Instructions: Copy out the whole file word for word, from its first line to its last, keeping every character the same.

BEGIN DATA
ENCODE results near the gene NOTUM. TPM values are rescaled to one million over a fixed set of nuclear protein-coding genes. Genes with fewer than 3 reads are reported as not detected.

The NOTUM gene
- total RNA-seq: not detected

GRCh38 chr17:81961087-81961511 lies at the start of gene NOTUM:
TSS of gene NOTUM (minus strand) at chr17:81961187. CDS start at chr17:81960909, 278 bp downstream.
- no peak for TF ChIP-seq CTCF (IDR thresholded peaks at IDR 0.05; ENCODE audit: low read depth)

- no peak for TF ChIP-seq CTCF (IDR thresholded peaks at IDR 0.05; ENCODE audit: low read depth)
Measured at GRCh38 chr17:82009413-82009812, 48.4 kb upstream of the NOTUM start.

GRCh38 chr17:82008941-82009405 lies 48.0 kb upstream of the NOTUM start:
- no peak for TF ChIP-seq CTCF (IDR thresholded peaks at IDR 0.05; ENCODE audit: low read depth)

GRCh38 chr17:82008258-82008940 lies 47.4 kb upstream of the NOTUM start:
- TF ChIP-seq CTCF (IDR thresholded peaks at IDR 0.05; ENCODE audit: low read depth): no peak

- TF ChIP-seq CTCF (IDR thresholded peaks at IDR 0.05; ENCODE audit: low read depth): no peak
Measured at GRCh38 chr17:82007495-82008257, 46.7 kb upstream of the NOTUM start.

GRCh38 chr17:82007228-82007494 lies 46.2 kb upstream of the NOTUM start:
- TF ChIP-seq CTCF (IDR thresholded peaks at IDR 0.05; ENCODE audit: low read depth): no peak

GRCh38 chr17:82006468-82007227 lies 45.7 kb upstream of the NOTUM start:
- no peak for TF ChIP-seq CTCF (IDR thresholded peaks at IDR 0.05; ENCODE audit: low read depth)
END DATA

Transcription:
ENCODE results near the gene NOTUM. TPM values are rescaled to one million over a fixed set of nuclear protein-coding genes. Genes with fewer than 3 reads are reported as not detected.

The NOTUM gene
- total RNA-seq: not detected

GRCh38 chr17:81961087-81961511 lies at the start of gene NOTUM:
TSS of gene NOTUM (minus strand) at chr17:81961187. CDS start at chr17:81960909, 278 bp downstream.
- no peak for TF ChIP-seq CTCF (IDR thresholded peaks at IDR 0.05; ENCODE audit: low read depth)

- no peak for TF ChIP-seq CTCF (IDR thresholded peaks at IDR 0.05; ENCODE audit: low read depth)
Measured at GRCh38 chr17:82009413-82009812, 48.4 kb upstream of the NOTUM start.

GRCh38 chr17:82008941-82009405 lies 48.0 kb upstream of the NOTUM start:
- no peak for TF ChIP-seq CTCF (IDR thresholded peaks at IDR 0.05; ENCODE audit: low read depth)

GRCh38 chr17:82008258-82008940 lies 47.4 kb upstream of the NOTUM start:
- TF ChIP-seq CTCF (IDR thresholded peaks at IDR 0.05; ENCODE audit: low read depth): no peak

- TF ChIP-seq CTCF (IDR thresholded peaks at IDR 0.05; ENCODE audit: low read depth): no peak
Measured at GRCh38 chr17:82007495-82008257, 46.7 kb upstream of the NOTUM start.

GRCh38 chr17:82007228-82007494 lies 46.2 kb upstream of the NOTUM start:
- TF ChIP-seq CTCF (IDR thresholded peaks at IDR 0.05; ENCODE audit: low read depth): no peak

GRCh38 chr17:82006468-82007227 lies 45.7 kb upstream of the NOTUM start:
- no peak for TF ChIP-seq CTCF (IDR thresholded peaks at IDR 0.05; ENCODE audit: low read depth)